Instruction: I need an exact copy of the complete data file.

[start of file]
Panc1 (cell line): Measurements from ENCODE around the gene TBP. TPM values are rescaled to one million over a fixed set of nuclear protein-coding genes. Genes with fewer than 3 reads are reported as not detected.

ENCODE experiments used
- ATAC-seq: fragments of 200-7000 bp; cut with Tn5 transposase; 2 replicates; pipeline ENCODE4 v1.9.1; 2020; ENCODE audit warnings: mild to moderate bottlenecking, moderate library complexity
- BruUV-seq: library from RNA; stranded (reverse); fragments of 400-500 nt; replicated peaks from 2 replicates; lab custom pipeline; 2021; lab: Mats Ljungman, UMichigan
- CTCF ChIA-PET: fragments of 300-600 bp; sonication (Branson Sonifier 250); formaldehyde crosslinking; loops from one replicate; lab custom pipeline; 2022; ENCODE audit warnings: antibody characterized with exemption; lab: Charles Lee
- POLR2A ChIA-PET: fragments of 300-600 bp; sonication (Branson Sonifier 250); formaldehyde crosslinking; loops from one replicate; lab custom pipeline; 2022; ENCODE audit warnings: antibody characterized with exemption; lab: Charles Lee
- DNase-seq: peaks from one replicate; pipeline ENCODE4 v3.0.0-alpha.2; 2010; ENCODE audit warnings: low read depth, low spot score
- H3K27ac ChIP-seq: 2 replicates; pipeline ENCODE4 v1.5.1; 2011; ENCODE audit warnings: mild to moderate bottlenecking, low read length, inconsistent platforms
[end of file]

Panc1 (cell line): Measurements from ENCODE around the gene TBP. TPM values are rescaled to one million over a fixed set of nuclear protein-coding genes. Genes with fewer than 3 reads are reported as not detected.

ENCODE experiments used
- ATAC-seq: fragments of 200-7000 bp; cut with Tn5 transposase; 2 replicates; pipeline ENCODE4 v1.9.1; 2020; ENCODE audit warnings: mild to moderate bottlenecking, moderate library complexity
- BruUV-seq: library from RNA; stranded (reverse); fragments of 400-500 nt; replicated peaks from 2 replicates; lab custom pipeline; 2021; lab: Mats Ljungman, UMichigan
- CTCF ChIA-PET: fragments of 300-600 bp; sonication (Branson Sonifier 250); formaldehyde crosslinking; loops from one replicate; lab custom pipeline; 2022; ENCODE audit warnings: antibody characterized with exemption; lab: Charles Lee
- POLR2A ChIA-PET: fragments of 300-600 bp; sonication (Branson Sonifier 250); formaldehyde crosslinking; loops from one replicate; lab custom pipeline; 2022; ENCODE audit warnings: antibody characterized with exemption; lab: Charles Lee
- DNase-seq: peaks from one replicate; pipeline ENCODE4 v3.0.0-alpha.2; 2010; ENCODE audit warnings: low read depth, low spot score
- H3K27ac ChIP-seq: 2 replicates; pipeline ENCODE4 v1.5.1; 2011; ENCODE audit warnings: mild to moderate bottlenecking, low read length, inconsistent platforms